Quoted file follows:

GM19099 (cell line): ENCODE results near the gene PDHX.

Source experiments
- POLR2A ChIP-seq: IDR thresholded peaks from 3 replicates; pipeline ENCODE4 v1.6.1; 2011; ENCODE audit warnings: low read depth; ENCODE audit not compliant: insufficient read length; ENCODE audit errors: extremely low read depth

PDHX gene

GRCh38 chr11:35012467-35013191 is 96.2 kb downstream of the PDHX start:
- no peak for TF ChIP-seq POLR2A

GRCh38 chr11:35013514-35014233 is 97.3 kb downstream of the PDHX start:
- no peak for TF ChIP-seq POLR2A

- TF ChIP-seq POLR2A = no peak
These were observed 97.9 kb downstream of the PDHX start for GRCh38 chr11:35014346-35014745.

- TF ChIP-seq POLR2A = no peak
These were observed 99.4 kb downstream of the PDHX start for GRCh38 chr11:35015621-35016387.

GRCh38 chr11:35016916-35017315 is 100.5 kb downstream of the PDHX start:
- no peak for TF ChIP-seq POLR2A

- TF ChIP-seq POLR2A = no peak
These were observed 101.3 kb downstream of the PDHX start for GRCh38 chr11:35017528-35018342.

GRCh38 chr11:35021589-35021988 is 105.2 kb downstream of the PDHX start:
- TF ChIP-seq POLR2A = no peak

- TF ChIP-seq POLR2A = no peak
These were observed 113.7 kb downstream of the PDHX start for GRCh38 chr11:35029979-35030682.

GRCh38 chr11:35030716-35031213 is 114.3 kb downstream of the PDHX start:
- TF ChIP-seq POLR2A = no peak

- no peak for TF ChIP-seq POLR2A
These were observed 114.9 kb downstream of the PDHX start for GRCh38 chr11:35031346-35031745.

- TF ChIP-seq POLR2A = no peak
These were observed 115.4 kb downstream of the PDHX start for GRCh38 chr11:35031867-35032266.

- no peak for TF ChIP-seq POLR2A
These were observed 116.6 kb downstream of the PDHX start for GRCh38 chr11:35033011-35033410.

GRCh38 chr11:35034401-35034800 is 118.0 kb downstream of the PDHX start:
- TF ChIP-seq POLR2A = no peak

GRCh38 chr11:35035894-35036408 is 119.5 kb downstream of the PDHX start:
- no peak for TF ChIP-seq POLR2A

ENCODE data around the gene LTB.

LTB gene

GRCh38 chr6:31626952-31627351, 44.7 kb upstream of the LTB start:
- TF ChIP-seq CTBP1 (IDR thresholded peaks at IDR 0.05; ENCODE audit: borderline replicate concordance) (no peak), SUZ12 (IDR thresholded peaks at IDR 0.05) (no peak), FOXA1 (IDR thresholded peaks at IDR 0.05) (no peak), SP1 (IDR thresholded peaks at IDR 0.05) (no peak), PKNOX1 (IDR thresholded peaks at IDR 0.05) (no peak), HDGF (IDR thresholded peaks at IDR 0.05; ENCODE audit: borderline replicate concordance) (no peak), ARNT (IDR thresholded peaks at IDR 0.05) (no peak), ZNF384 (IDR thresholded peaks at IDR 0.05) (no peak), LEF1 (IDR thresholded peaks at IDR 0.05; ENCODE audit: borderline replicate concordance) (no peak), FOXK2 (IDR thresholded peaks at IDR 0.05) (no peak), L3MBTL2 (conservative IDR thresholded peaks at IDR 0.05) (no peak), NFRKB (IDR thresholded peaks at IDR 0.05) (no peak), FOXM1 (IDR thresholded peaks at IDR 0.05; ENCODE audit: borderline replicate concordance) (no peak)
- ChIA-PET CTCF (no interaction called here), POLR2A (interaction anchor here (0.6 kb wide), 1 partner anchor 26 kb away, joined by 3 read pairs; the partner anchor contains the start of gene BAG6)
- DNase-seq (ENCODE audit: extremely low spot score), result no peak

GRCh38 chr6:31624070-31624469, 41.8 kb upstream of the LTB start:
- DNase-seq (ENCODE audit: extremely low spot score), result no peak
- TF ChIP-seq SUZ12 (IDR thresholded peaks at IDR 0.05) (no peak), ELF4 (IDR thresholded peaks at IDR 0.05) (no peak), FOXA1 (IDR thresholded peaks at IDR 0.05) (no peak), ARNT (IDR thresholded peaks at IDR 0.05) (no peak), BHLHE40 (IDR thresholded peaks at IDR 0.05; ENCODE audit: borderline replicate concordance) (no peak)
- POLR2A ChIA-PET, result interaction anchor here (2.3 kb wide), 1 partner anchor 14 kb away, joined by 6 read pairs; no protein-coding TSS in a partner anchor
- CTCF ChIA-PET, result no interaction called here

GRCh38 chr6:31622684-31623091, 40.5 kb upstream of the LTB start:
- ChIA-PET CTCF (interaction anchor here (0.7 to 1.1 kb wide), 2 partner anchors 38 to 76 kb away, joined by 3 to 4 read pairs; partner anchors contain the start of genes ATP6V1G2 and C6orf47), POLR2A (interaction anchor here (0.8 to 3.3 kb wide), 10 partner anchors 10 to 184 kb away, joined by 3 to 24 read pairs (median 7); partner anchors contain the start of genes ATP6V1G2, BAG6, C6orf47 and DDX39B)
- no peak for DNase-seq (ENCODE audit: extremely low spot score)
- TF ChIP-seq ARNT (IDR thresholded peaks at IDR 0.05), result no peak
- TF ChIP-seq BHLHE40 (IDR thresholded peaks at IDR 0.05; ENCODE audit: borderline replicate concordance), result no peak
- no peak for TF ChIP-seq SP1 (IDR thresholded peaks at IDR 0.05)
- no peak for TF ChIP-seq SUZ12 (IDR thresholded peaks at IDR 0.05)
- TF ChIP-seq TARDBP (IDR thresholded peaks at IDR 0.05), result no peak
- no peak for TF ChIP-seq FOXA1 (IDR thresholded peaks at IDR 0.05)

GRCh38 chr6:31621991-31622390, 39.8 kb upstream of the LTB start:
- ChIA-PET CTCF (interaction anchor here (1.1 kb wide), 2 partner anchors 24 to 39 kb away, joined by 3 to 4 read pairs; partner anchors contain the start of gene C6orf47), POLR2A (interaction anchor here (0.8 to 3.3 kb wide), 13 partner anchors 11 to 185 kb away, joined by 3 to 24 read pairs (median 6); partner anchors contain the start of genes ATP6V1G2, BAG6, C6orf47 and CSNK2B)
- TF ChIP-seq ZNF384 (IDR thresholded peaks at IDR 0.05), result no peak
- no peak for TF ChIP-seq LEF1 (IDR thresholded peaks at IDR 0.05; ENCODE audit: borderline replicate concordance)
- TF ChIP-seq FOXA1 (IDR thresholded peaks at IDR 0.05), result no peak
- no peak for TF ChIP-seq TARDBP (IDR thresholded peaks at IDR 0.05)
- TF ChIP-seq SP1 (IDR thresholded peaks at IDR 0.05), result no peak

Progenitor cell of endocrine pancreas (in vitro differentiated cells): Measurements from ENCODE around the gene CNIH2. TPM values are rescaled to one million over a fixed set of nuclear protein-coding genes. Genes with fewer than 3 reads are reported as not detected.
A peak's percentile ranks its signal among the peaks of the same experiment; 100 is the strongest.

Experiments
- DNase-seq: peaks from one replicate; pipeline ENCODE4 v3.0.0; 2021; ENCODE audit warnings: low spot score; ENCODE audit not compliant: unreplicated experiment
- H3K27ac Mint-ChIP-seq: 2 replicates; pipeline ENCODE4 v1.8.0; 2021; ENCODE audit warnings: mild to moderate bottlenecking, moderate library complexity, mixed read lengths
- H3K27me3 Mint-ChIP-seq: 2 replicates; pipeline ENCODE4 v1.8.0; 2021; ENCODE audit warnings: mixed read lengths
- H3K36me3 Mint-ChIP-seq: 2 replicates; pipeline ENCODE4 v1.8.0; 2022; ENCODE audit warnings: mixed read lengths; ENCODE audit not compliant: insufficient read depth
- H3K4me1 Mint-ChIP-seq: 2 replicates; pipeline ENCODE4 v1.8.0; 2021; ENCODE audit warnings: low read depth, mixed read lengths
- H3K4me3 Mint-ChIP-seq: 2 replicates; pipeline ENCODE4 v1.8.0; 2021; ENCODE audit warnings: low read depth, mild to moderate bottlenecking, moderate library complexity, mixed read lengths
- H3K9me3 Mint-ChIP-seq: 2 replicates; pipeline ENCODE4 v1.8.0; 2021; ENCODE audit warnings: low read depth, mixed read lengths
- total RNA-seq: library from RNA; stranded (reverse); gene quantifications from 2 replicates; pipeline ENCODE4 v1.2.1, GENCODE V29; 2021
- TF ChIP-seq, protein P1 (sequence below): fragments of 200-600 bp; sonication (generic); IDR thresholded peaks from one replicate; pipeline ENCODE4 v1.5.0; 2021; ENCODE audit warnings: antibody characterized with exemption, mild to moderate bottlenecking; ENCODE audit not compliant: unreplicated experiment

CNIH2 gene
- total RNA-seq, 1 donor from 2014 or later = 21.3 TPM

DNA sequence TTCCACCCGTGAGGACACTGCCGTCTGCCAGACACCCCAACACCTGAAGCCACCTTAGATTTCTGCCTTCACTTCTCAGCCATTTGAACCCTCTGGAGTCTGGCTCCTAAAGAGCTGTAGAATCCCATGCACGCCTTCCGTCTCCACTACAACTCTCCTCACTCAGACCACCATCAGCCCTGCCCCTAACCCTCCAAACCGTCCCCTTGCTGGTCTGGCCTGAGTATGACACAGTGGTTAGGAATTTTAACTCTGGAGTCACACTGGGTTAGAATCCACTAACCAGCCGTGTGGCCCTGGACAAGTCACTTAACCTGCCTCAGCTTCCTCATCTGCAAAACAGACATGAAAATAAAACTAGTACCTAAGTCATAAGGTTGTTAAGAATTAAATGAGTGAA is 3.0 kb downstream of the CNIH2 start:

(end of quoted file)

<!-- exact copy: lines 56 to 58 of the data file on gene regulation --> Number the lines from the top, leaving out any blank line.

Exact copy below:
- no peak for TF ChIP-seq LEF1 (IDR thresholded peaks at IDR 0.05; ENCODE audit: borderline replicate concordance)
- TF ChIP-seq FOXA1 (IDR thresholded peaks at IDR 0.05), result no peak
- no peak for TF ChIP-seq TARDBP (IDR thresholded peaks at IDR 0.05)